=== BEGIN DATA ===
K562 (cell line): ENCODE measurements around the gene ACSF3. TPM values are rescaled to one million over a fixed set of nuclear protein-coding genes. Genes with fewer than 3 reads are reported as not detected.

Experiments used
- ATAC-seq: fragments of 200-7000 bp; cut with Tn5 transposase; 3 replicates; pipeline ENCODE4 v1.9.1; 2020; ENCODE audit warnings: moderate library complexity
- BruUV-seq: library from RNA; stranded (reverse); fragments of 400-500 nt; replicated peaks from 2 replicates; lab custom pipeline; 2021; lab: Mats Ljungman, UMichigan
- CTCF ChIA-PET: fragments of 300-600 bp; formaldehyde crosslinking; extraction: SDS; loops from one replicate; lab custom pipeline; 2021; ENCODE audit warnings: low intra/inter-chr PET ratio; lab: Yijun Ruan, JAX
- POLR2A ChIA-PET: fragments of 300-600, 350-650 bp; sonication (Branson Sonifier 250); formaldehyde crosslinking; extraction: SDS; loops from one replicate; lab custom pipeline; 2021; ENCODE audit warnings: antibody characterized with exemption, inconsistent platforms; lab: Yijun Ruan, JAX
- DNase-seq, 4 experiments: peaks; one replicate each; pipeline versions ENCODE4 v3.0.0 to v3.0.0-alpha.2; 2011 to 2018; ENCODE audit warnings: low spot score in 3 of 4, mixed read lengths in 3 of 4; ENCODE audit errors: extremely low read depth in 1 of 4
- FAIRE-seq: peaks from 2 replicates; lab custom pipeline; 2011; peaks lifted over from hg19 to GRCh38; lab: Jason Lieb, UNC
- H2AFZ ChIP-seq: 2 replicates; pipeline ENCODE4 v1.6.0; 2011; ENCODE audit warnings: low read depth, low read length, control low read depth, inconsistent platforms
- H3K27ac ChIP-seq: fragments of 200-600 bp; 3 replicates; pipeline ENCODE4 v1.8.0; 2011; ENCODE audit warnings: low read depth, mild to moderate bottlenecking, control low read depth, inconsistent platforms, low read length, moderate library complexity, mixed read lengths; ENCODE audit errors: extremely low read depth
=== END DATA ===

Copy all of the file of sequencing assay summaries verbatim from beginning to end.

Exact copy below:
K562 (cell line): ENCODE measurements around the gene ACSF3. TPM values are rescaled to one million over a fixed set of nuclear protein-coding genes. Genes with fewer than 3 reads are reported as not detected.

Experiments used
- ATAC-seq: fragments of 200-7000 bp; cut with Tn5 transposase; 3 replicates; pipeline ENCODE4 v1.9.1; 2020; ENCODE audit warnings: moderate library complexity
- BruUV-seq: library from RNA; stranded (reverse); fragments of 400-500 nt; replicated peaks from 2 replicates; lab custom pipeline; 2021; lab: Mats Ljungman, UMichigan
- CTCF ChIA-PET: fragments of 300-600 bp; formaldehyde crosslinking; extraction: SDS; loops from one replicate; lab custom pipeline; 2021; ENCODE audit warnings: low intra/inter-chr PET ratio; lab: Yijun Ruan, JAX
- POLR2A ChIA-PET: fragments of 300-600, 350-650 bp; sonication (Branson Sonifier 250); formaldehyde crosslinking; extraction: SDS; loops from one replicate; lab custom pipeline; 2021; ENCODE audit warnings: antibody characterized with exemption, inconsistent platforms; lab: Yijun Ruan, JAX
- DNase-seq, 4 experiments: peaks; one replicate each; pipeline versions ENCODE4 v3.0.0 to v3.0.0-alpha.2; 2011 to 2018; ENCODE audit warnings: low spot score in 3 of 4, mixed read lengths in 3 of 4; ENCODE audit errors: extremely low read depth in 1 of 4
- FAIRE-seq: peaks from 2 replicates; lab custom pipeline; 2011; peaks lifted over from hg19 to GRCh38; lab: Jason Lieb, UNC
- H2AFZ ChIP-seq: 2 replicates; pipeline ENCODE4 v1.6.0; 2011; ENCODE audit warnings: low read depth, low read length, control low read depth, inconsistent platforms
- H3K27ac ChIP-seq: fragments of 200-600 bp; 3 replicates; pipeline ENCODE4 v1.8.0; 2011; ENCODE audit warnings: low read depth, mild to moderate bottlenecking, control low read depth, inconsistent platforms, low read length, moderate library complexity, mixed read lengths; ENCODE audit errors: extremely low read depth